First Lines: Short Story Special

Recently I’ve finished two (digital) volumes of short stories, Clockwork Phoenix: Tales of Beauty and Strangeness and Clockwork Phoenix 2: More Tales of Beauty and Strangeness. It seems logical to me to tackle them in one go.

According to editor Mike Allen, Clockwork Phoenix collects stories that sidestep expectations in beautiful and unsettling ways, that surprise with their settings and startle with the ways they cross genre boundaries, that aren’t afraid to experiment with storytelling techniques. But experimentation is not a requirement: the stories in the anthology must be more than gimmicks, and should appeal to genuine emotions, suspense, fear, sorrow, delight, wonder.

Reading the introduction and first two stories of the first volume, I felt a bit uneasy. This cup of tea wasn’t turning out to be a huge success, and I had another three volumes remaining. Then, I read the fourth paragraph John Grant‘s All the Little Gods We Are, and all was well:

Bill lives only a few blocks away from where I live, in a similarly solitary apartment. His bachelorhood expresses itself in what I would describe as a near-obsessive neatness and a near-compulsive shedding of unnecessary possessions, so that his apartment is always full of space, shining surfaces, emptiness. My own bachelorhood manifests instead in the form of clutter: top-heavy heaps of books on the shelves and floor, CDs scattered everywhere, ashtrays and waste baskets and kitchen sink brimming with all my claims to a productive life. But his wide open spaces and my lack of them are both symptomatic of the same thing: while neither of us is short of friends and acquaintances, neither of our lives is very long co-tenanted by another. His life has occasional lodgers, if you will, who stay a night or three and leave a smell of eau de cologne in the rooms until Bill manages to scrub the air molecules clean of it. My own is shared by myself alone, not so much by deliberate choice as through a lack of inclination to have it otherwise.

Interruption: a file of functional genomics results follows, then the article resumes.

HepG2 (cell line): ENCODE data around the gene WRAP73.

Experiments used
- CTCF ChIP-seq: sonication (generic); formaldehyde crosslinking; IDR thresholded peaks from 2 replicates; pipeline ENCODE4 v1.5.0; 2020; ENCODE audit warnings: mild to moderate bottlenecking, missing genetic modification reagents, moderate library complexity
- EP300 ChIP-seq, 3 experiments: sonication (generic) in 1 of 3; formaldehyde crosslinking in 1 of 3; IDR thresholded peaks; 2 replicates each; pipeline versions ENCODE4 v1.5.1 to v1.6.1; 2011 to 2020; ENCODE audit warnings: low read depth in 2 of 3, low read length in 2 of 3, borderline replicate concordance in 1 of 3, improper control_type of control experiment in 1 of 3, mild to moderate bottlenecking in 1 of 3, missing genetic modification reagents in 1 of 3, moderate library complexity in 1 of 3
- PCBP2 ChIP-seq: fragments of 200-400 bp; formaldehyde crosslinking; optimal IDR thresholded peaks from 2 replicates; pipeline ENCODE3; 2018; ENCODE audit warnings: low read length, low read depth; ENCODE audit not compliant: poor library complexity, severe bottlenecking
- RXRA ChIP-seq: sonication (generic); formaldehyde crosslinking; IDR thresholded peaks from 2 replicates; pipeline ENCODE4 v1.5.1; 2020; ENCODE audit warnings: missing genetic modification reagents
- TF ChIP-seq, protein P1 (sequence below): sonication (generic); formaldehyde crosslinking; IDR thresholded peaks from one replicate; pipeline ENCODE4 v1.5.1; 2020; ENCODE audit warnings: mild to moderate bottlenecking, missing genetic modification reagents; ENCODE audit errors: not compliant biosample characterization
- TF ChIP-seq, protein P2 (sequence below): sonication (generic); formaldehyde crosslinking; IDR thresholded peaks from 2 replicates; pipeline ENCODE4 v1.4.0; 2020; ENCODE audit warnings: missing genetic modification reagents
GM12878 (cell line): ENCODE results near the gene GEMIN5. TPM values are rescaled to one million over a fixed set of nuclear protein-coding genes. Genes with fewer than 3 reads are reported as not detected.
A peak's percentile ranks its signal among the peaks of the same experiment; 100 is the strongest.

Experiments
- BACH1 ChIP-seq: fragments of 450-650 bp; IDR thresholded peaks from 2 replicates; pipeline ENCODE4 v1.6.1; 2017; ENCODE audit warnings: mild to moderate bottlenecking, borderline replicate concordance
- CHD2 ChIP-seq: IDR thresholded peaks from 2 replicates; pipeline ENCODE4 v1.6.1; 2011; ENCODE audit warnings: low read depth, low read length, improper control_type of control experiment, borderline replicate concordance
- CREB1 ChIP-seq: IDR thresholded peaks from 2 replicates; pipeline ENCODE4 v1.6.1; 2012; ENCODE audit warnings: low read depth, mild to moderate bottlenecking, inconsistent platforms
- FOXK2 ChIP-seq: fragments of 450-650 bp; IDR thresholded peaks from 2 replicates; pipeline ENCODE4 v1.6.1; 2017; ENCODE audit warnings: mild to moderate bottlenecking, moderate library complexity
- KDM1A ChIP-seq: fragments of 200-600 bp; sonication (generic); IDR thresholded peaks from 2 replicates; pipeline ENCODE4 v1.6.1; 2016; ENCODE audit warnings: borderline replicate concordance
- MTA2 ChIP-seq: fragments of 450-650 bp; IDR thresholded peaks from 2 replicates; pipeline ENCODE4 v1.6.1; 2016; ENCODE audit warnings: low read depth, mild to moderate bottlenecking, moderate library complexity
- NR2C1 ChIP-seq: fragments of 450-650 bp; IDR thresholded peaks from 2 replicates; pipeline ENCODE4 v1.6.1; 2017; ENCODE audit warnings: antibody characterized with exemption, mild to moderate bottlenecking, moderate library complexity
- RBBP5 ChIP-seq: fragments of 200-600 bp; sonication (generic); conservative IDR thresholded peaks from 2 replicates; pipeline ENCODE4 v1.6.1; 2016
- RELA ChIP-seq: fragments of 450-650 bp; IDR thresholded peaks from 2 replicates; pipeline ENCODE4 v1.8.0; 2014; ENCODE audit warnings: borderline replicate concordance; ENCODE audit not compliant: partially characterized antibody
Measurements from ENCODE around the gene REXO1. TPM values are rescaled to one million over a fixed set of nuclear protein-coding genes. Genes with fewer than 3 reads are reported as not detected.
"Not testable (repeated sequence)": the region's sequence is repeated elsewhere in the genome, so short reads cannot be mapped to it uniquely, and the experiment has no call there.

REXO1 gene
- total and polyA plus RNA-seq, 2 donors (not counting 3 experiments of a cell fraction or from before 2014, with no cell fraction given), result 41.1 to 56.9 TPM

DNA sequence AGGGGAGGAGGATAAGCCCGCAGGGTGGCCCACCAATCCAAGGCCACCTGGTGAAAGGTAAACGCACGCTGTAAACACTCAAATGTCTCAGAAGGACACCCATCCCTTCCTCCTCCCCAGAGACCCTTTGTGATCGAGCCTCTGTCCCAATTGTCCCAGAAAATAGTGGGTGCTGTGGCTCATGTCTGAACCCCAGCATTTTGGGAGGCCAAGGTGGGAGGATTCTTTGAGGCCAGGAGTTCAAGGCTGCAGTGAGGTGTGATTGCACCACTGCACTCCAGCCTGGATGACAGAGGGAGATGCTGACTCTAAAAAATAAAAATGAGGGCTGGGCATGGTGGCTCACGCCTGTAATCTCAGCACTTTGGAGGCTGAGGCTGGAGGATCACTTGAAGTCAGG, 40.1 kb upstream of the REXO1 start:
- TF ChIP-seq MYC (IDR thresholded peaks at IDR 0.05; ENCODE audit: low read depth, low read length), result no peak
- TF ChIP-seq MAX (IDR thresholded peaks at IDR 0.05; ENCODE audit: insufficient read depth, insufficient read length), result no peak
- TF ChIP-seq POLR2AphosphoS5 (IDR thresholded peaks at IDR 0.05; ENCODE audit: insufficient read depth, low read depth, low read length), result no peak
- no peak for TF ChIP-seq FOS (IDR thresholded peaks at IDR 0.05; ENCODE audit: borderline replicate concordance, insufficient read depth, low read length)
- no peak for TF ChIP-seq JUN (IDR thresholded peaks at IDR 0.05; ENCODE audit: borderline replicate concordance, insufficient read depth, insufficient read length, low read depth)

I highlighted that last line, and read on. The rest of the story (about a man who dials the wrong number and gets an alternate universe version of himself on the phone) kicked my ass. Or pushed me into another existential crisis. It was that recognisable to me. Other favorites include Cat Rambo’s The Dew Drop Coffee Lounge, Vandana Singh’s Oblivion: A Journey and John C. Wright’s Choosers of the Slain.

In the second volume, I highlighted two passages from Catherynne M. Valente’s The Secret History of Mirrors, on the nature of tradition and religion, which made me chuckle:

The stars cried out and the perfect disc warped, bending and breaking, shattering over and over, down to its most secret core. It collapsed into an orb (the first school is somewhat non-specific as to the physics of this,) and the glass shivered into a billion grains of sand, and the mercury hid itself away within the stone once more.


The third school, the newest and most avant-garde, holds that the mirror did not originate on this terrestrial sphere at all, but on a planet orbiting the star known as Shedir, in the constellation of Cassiopeia, bathed in the blue light of sixteen moons. These iconoclasts have no beards, and therefore no one listens to them, or sits with them at lunchtime.

And one from Forrest Aguirre’s Never Nor Ever, which deals with time:

“It is not enough,” Dee said gravely. “We must escape. Clearly we could slow our aging, every two-bit apothecary offers cures for the maladies of senescence. But inevitability will reign supreme, no matter what our age. We cannot ignore it. It will sneak up on us and…”
“The crow…” Dum said ominously.

But neither of those were among my favorite stories. I believe that would either be Six by Leah Bobet, or Tanith Lee’s The Pain of Glass. Or Ann Leckie’s The Endangered Camp camp, even.

Remember my initial unrest? It’s gone. It’s that Stephen King’s latest novel arrived, otherwise I’d have dug into the two remaining volumes right away.

Clockwork Phoenix: Tales of Beauty and Strangeness (edited by Mike Allen)
First Line
We begin with fire. (Mike Allen, Introduction)
Clockwork Phoenix 2: More Tales of Beauty and Strangeness (edited by Mike Allen)
First Line
Below us the world burns, though the fires are not visible to the naked eye. (Mike Allen, Introduction)

As a stop-gap, I squeezed in Neil Gaiman’s A Calendar of Tales as well. Allow me to cite the introduction to explain this thing: On February 4th 2013 Neil Gaiman embarked on a fantastic art project in partnership with BlackBerry and millions of his fans. He tweeted twelve questions to the world, one for each month of the year. From the tens of housands of responses he received, Neil picked his favourite answers and wrote twelve short stories inspired by them. Releasing these back to the world, Neil asked people to contribute art to illustrate the stories.

The result are twelve very short stories, vignettes, if you will, available for absolutely nothing. While it may not be exactly among Gaiman’s most unforgettable works, it’s still an excellent read.

Neil Gaiman — A Calendar of Tales
First Line
Whap! “Is it always like this?”